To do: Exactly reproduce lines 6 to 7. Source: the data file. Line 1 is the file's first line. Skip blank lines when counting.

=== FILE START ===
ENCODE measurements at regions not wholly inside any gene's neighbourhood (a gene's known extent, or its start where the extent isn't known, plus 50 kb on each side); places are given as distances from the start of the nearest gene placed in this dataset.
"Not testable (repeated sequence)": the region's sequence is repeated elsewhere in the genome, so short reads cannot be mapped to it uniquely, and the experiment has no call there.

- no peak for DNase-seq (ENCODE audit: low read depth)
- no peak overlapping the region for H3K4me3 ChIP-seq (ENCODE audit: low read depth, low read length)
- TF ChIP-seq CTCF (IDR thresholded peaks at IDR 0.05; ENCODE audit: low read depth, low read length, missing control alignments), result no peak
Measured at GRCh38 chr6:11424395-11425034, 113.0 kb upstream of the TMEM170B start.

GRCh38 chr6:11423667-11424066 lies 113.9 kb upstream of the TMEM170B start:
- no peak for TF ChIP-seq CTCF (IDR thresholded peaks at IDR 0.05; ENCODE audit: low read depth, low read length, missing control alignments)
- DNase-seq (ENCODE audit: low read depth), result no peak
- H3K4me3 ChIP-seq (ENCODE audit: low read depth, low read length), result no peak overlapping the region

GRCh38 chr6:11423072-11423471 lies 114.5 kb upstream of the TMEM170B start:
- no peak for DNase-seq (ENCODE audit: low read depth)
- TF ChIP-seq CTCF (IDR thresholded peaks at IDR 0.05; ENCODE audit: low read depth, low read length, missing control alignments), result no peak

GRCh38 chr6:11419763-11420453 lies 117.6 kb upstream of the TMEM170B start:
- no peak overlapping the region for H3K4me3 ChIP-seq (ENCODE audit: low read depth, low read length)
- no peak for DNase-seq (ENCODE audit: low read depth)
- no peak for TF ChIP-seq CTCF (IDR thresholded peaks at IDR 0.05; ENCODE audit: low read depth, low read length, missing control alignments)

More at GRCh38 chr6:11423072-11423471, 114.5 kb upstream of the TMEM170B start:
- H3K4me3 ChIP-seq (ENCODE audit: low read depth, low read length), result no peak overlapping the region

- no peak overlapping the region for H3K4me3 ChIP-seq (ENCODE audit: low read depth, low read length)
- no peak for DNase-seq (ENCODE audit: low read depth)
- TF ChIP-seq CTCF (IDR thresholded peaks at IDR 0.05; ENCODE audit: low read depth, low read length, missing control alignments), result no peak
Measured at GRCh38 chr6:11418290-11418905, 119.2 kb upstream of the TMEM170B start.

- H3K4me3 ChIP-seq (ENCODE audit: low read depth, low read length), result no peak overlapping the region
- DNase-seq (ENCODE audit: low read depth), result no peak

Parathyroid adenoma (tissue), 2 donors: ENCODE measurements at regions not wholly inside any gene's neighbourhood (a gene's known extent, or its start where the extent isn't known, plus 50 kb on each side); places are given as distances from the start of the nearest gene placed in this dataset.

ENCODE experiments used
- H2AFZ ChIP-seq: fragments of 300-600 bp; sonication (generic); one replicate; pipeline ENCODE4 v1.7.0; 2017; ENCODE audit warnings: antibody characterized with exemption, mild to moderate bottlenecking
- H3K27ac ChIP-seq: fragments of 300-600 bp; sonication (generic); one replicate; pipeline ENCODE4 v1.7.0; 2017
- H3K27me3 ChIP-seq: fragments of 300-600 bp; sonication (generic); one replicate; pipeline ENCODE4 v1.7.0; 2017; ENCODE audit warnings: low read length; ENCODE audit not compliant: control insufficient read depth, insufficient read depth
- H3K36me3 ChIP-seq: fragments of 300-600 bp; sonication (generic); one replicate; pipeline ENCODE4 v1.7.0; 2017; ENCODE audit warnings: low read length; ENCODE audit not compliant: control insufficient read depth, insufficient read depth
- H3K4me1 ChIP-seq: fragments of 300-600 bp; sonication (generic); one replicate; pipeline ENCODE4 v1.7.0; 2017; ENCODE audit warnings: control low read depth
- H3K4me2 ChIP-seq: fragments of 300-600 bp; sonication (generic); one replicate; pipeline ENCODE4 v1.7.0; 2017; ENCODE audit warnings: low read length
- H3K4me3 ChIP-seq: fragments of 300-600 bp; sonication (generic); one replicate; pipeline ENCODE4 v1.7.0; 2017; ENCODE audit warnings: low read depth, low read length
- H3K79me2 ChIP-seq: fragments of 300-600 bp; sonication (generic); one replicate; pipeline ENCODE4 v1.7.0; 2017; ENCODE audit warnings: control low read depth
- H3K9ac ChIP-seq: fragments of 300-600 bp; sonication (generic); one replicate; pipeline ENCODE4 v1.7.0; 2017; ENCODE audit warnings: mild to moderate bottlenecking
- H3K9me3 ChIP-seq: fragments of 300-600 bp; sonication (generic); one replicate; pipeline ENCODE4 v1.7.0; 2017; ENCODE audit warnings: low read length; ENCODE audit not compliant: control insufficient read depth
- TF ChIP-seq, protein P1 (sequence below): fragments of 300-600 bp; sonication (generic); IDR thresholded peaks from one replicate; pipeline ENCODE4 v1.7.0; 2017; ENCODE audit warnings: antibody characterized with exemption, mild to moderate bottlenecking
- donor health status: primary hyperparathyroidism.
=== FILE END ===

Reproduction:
Measured at GRCh38 chr6:11424395-11425034, 113.0 kb upstream of the TMEM170B start.

GRCh38 chr6:11423667-11424066 lies 113.9 kb upstream of the TMEM170B start: